“Be the Best Neighbor” is one of six essential strategies that will help young people discover and love your church. Makota Fujimura, writer, artist, and director of Fuller Seminary’s Brehm Center for worship says, “An emphasis on our role as neighbor as part of our identity reminds us of our shared cultural and geographical spaces and the fact that proximity brings responsibility. Even apart from Jesus’ call to love our neighbor, we know that our common flourishing depends on one another."

The Best Neighbors ask, “Who is my Neighbor?” Asking the question helps ground young people’s response to the needs and culture around them in more than self-congratulatory benevolence. Churches striving to be the best neighbor reflect selfless mercy toward the people outside their congregations – whether those neighbors are friends, stranger, or enemies. They demonstrate compassion and forgiveness and practice this mercy in service and social justice efforts, in their political engagement, in discussions about race and ethnic identity, and in response to pop culture. Doing so earns these churches a hearing in a culture that often otherwise dismisses them as judgmental or close minded.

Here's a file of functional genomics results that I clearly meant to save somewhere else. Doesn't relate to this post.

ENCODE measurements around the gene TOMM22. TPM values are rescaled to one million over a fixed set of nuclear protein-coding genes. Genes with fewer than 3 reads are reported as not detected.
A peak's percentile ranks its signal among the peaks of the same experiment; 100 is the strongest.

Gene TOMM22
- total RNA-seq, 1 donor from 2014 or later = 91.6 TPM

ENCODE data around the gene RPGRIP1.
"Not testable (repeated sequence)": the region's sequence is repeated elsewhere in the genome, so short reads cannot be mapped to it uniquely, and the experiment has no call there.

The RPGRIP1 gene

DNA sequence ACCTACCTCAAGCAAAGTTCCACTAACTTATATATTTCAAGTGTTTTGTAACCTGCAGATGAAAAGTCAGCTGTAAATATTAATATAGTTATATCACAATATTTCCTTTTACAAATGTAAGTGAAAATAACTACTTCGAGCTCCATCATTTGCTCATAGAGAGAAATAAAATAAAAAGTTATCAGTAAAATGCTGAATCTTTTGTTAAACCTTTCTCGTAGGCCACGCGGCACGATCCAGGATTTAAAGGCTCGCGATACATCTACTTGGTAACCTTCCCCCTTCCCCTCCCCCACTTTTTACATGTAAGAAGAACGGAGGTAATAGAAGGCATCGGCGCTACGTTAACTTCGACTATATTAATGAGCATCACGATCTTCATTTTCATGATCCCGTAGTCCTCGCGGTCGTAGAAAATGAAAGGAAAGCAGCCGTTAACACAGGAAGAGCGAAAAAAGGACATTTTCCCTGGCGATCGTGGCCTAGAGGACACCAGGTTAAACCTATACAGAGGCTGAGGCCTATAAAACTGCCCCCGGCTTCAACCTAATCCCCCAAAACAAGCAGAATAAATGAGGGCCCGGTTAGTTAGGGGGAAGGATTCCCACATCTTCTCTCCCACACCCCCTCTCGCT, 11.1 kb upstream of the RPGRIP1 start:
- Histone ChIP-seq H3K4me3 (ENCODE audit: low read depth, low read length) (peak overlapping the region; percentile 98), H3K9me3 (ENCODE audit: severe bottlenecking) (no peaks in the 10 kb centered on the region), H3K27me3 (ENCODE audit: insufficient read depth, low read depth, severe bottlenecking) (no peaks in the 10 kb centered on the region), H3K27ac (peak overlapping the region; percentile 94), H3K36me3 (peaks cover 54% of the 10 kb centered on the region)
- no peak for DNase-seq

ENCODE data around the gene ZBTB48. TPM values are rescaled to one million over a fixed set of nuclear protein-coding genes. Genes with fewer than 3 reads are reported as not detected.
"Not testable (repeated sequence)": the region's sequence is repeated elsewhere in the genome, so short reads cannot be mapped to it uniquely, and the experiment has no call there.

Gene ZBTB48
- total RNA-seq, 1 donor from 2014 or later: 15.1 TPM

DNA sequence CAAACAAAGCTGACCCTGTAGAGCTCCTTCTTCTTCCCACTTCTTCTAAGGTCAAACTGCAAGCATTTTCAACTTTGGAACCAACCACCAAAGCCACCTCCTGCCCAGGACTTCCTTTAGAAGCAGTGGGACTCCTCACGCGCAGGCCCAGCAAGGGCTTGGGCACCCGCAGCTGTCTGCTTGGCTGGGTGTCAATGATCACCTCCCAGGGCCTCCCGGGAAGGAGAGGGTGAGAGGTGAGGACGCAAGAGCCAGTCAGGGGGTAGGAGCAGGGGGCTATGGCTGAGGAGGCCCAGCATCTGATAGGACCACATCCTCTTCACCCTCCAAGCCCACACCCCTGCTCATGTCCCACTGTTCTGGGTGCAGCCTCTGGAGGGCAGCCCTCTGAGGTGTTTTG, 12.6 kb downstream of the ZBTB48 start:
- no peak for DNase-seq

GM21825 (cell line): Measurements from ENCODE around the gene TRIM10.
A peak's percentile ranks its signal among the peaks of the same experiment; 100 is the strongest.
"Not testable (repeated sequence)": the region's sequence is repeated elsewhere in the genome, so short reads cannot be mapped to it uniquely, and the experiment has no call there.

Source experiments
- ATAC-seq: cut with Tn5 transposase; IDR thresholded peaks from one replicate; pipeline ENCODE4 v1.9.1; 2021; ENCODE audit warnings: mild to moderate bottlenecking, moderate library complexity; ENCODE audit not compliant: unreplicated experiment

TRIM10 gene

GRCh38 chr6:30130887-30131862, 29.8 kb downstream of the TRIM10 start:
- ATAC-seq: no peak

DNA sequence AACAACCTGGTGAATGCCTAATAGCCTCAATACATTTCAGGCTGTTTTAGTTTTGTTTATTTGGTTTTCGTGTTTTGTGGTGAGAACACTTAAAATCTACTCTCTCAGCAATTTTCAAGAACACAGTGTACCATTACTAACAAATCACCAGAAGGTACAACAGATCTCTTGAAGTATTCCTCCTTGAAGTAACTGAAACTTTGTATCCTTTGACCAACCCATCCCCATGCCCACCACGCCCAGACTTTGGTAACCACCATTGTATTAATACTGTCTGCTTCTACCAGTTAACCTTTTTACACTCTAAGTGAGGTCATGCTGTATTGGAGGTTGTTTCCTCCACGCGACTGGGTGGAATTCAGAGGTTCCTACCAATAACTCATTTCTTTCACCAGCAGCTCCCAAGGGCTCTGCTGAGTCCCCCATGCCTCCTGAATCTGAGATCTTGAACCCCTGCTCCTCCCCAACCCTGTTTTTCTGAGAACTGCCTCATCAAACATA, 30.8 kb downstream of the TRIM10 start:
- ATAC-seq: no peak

This Wednesday, you will be meeting Emily, a college student from Minnesota, and Hope, a high school youth from Chicago, who are actively engaged in their neighborhoods. Given the pain and brokenness around us, there are times when evil needs to be called out, challenged, and overcome. You’ll hear these young people's stories of the work they are doing because of their church.

As you prepare for our Growing Young coaching session this month, ask yourself, "Who is my neighbor? And how am I or my congregation intentionally training young people to be the best neighbors?"